I am absolutely convinced though – and I could probably prove it statistically – that there is a clear link between hoarding/overwhelming clutter and depression/weight issues. Clearing the clutter can help with depression, past trauma and weight.

      Yet again, your comment read like a post and I was with you flicking through those magazines. In another universe I’m going to make sure that I get to meet you (and everyone else who comments here!) in the rerun of my school days, if I have any. I feel sure we would have been friends at school.

  3. First, I have to ask, what is a “family car-boot sale” LOL?

    I spent YEARS collecting enough stuff to feel like I have a full life, only to realize stuff has nothing to do with life. I wish we weren’t oriented towards accumulation in those earning years. I’d be RICH, RICH, RICH!

    I have slowly been paring it down and I have almost stopped accumulating altogether. That’s a start to realizing I need something completely different at this point in my life. Immersion.
    .-= Diana Maus´s last blog ..I’ll see you in my dreams II =-.

    1. We don’t have trunks in our cars in Scotland; we have boots. A car boot sale is when a whole bunch of folk drive to a playing field or park and sell things from the backs of their cars. You’re only allowed to sell what you brought in your car, so folk always take a fold-up table with them to display their belongings. I think the closest thing in the US is yard sales, but a car boot sale is safer because no-one knows you or where you live, plus, you get a great variety as there are dozens of folk there.

      I wish you lots of immersion – in life, love, light, company, joy, happiness, nature and creativity. I know that’s naughty because it’s not your list, but it goes without saying that I wish you all those first! I know what you mean about looking back and realising what we’ve spent on acquiring, but it’s all meant – it was all necessary, in its own way, to get us to where we are now on our journeys. I may have spent thousands of pounds on books over the years, books that are now weighing me down and need to be dealt with, but every one of those books carried a lesson. Every plant I planted in another home and had to leave behind served its purpose, as did every garment or object I ever bought. I’ll never recoup the money, but I get the equivalent value back in clarity, freedom, S P A C E and serenity when I let it all go.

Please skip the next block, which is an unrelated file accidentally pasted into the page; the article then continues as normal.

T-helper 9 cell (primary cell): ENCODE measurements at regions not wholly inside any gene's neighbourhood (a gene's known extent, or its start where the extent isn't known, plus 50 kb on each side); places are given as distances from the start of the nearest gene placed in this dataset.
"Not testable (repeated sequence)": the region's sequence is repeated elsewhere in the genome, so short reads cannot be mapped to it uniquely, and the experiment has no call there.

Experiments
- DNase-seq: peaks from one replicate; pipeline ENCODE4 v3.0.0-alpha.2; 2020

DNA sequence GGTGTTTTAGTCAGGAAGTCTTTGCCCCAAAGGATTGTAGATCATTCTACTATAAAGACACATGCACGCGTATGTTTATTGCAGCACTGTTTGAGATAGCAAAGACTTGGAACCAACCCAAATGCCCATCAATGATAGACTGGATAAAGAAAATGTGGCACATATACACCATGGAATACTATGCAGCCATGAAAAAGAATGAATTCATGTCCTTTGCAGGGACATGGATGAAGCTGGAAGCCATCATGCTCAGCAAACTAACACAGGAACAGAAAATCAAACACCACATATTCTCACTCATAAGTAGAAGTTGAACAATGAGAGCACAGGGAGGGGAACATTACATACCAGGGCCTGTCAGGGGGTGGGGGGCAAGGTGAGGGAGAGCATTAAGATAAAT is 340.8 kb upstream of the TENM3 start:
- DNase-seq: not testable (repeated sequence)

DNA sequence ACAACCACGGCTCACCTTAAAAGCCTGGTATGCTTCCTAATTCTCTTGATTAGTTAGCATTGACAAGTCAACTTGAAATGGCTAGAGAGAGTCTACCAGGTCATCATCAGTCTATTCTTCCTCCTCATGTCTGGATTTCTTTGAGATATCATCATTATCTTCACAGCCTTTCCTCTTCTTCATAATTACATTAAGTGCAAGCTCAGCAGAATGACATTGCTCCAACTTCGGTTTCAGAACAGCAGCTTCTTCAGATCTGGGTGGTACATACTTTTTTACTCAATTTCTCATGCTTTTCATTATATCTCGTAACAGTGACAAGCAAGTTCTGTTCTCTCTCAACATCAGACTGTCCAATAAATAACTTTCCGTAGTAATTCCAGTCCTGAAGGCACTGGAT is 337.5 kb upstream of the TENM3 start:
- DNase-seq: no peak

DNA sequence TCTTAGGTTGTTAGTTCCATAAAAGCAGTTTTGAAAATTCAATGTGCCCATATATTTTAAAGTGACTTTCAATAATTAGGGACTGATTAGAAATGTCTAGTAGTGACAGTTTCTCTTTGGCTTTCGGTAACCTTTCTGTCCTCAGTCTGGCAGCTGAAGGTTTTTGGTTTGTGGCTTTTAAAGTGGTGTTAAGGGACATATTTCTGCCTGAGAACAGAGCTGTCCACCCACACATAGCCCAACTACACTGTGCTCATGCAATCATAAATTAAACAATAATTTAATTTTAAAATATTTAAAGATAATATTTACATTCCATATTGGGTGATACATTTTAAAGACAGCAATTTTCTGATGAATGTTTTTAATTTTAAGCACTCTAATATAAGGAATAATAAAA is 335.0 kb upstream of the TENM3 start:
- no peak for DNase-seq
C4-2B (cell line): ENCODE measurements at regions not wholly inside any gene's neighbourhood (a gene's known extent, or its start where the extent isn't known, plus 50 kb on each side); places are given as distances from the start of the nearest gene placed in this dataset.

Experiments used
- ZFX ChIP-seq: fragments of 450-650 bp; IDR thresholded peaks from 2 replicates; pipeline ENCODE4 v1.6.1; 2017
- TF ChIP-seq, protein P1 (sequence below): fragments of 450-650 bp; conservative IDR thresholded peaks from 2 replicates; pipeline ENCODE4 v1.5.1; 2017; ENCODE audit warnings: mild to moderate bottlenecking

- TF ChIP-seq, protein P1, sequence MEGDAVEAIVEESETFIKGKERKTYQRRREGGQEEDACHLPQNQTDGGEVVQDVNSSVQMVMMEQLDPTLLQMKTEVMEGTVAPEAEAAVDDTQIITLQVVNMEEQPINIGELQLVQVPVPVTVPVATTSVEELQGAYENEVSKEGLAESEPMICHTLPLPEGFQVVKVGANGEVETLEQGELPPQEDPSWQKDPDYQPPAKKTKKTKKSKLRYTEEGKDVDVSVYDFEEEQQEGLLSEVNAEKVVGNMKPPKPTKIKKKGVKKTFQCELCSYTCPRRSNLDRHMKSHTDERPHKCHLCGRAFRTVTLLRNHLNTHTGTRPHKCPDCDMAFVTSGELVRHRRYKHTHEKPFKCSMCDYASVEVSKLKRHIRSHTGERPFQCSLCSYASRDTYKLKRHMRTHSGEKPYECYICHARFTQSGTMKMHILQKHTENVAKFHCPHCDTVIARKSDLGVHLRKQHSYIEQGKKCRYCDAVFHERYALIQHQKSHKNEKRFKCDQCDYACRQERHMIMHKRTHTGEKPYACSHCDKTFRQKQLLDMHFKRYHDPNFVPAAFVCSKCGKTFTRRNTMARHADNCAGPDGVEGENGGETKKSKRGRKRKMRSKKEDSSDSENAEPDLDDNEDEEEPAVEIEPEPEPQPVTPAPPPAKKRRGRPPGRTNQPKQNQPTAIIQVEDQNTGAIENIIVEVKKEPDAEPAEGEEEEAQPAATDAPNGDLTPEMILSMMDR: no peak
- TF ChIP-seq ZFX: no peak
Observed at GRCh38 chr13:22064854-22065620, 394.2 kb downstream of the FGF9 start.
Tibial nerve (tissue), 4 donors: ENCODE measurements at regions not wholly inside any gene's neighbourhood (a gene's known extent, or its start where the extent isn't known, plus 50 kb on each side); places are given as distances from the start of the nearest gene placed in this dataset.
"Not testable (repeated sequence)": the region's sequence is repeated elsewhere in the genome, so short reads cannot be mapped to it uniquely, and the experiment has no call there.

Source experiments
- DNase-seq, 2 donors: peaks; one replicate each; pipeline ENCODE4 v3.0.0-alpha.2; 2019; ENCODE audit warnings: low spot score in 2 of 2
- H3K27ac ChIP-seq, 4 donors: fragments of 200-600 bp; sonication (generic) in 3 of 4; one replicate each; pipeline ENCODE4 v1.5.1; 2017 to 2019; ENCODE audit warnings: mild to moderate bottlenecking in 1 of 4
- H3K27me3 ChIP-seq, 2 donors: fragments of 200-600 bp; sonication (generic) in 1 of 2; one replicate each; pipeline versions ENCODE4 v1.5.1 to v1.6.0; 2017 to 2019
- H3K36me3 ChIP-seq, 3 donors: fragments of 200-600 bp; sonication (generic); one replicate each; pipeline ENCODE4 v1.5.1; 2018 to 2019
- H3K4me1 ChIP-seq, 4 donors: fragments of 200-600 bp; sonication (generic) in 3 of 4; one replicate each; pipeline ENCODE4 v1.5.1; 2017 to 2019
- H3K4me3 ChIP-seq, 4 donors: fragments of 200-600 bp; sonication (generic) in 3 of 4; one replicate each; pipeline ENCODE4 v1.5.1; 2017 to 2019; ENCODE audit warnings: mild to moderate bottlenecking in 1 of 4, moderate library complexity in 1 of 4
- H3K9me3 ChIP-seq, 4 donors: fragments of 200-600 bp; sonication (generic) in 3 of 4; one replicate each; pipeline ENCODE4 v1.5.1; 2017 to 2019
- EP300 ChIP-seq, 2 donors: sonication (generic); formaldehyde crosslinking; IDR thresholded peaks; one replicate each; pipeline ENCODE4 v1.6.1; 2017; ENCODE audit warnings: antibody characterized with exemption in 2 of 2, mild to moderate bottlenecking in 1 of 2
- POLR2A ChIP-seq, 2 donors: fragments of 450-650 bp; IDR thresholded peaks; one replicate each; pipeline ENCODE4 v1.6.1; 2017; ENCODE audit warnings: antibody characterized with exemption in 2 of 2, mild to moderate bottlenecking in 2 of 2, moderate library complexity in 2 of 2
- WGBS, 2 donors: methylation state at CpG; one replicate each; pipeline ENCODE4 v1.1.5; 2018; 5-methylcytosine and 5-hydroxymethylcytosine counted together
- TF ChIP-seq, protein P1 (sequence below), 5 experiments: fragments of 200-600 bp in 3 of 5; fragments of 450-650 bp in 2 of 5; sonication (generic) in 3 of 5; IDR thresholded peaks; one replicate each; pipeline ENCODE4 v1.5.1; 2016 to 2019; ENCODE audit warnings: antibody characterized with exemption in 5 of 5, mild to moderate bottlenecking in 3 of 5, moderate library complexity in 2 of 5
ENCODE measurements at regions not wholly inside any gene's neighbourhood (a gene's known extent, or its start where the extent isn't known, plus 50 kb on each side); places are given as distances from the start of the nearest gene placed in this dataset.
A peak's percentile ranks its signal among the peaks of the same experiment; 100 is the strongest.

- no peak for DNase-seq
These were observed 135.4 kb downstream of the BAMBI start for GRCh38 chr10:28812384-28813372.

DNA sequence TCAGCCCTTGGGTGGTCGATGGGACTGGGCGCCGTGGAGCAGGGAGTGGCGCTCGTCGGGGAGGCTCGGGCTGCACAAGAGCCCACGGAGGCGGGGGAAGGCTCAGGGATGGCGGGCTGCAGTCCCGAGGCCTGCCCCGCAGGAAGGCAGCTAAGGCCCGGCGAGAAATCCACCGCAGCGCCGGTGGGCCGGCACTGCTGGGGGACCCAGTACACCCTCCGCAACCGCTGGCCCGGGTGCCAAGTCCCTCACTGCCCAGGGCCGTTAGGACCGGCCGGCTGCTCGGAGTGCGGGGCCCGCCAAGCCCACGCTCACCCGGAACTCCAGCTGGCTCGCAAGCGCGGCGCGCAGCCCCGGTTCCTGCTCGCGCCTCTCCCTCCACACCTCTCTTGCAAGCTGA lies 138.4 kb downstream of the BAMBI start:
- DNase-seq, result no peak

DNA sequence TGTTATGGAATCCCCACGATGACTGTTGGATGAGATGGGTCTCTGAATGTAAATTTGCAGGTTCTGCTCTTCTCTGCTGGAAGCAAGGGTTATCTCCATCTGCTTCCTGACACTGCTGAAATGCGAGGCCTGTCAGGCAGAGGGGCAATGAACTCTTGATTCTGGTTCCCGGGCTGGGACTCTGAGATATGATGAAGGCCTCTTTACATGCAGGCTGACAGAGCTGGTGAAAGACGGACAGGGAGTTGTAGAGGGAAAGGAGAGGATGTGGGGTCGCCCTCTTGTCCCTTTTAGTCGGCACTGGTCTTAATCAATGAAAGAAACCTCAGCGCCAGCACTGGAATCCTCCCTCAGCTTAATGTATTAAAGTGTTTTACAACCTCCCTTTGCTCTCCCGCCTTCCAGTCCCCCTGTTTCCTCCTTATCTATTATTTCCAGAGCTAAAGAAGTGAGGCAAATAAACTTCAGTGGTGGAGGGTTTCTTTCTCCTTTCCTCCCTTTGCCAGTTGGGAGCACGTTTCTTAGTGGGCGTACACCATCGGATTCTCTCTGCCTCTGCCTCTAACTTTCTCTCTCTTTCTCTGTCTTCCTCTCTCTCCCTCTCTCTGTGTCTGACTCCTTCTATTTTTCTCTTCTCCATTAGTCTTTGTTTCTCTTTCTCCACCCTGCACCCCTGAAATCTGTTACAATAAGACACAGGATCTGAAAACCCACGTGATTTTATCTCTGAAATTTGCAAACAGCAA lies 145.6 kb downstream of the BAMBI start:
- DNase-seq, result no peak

1. This is more of a PS than a reply. I read your post on negative space, and I forgot to mention that that’s exactly what I’m doing in my home at the moment, creating clean and clear spaces so that I can focus better on what matters, the people, activities and things I love. For the last ten years, there’s not even been very much art on the walls, and all photos are in frames on surfaces. I value the space more and don’t put anything on the walls any more unless I adore it and the family likes it, too.

      2. Okay, then your car boot sales are like our swap meets and flea markets, where people bring their items to a site and lay them out on tables. I LOVE the idea of the trunk sale though. How fun that must be!

        Yard and garage sales are still very popular here too.
        .-= Diana Maus´s last blog ..I’ll see you in my dreams II =-.

  4. Janice,
    Love the poetry! Memories of my mom hanging laundry for 12 people on the clothes line and talking with her while I played with the flapping sheets. I hung the clothes of my family as well when we lived in the country. I was sad when we moved to the city because there was an ordinance against it.

    This spring we hung new clothes lines at the cottage and I’m going out in a few minutes to take down the bedding before I leave and close it down for the year.

    Thanks for the memories my friend. You have a lovely style of writing…as always.
    .-= Tess The Bold Life´s last blog ..A Bold Diet for Bold Times: The Cheerio Diet =-.

    1. Thanks, Tess. I love gazillions of different blogs for gazillions of reasons. I love how folk celebrate the opportunity blogging gives them to connect, communicate and express themselves. Sometimes I learn and am inspired; sometimes I simply enjoy the community banter; sometimes, it’s nice just to read something that makes me smile, or empathise, or think ‘Me too!’, or drool, or quietly reminisce, like you did today.

      By the way, some day, could you explain the cottage please? I must have missed posts along the way. I thought you just had the house with the bright chairs.

  5. What a beautifully written post with a lot of good things to ponder. I fight fall, but once I give in it is an invigorating, more motivated time for me for some reason. Hope you have a wonderful weekend. I’m having a shopping gift card giveaway today. If that’s something that appeals to you, come on over and check it out!
    .-= pk´s last blog ..Shopping Giveaway! =-.

    1. I’m in Scotland so the shopping card would be wasted on me, but I’ll pop over anyway if I have time this afternoon. I’m glad you enjoyed the piece; it’s one of my favourites. I love this time of year because of the promise of feasts and festivals, and the chance to be more introspective and cosy before the spring.